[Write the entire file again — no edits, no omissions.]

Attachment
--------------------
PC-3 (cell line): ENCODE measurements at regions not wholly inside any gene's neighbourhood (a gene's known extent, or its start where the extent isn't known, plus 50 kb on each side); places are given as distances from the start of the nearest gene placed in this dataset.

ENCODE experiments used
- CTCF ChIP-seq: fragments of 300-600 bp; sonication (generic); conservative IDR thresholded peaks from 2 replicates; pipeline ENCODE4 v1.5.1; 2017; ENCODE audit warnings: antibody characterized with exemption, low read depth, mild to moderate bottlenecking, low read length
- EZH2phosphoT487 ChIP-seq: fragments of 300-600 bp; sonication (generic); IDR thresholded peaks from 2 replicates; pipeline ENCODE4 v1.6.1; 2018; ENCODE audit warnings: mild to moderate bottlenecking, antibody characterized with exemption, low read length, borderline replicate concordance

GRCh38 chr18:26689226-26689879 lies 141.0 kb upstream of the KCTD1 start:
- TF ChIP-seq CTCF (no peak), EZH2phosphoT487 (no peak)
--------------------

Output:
PC-3 (cell line): ENCODE measurements at regions not wholly inside any gene's neighbourhood (a gene's known extent, or its start where the extent isn't known, plus 50 kb on each side); places are given as distances from the start of the nearest gene placed in this dataset.

ENCODE experiments used
- CTCF ChIP-seq: fragments of 300-600 bp; sonication (generic); conservative IDR thresholded peaks from 2 replicates; pipeline ENCODE4 v1.5.1; 2017; ENCODE audit warnings: antibody characterized with exemption, low read depth, mild to moderate bottlenecking, low read length
- EZH2phosphoT487 ChIP-seq: fragments of 300-600 bp; sonication (generic); IDR thresholded peaks from 2 replicates; pipeline ENCODE4 v1.6.1; 2018; ENCODE audit warnings: mild to moderate bottlenecking, antibody characterized with exemption, low read length, borderline replicate concordance

GRCh38 chr18:26689226-26689879 lies 141.0 kb upstream of the KCTD1 start:
- TF ChIP-seq CTCF (no peak), EZH2phosphoT487 (no peak)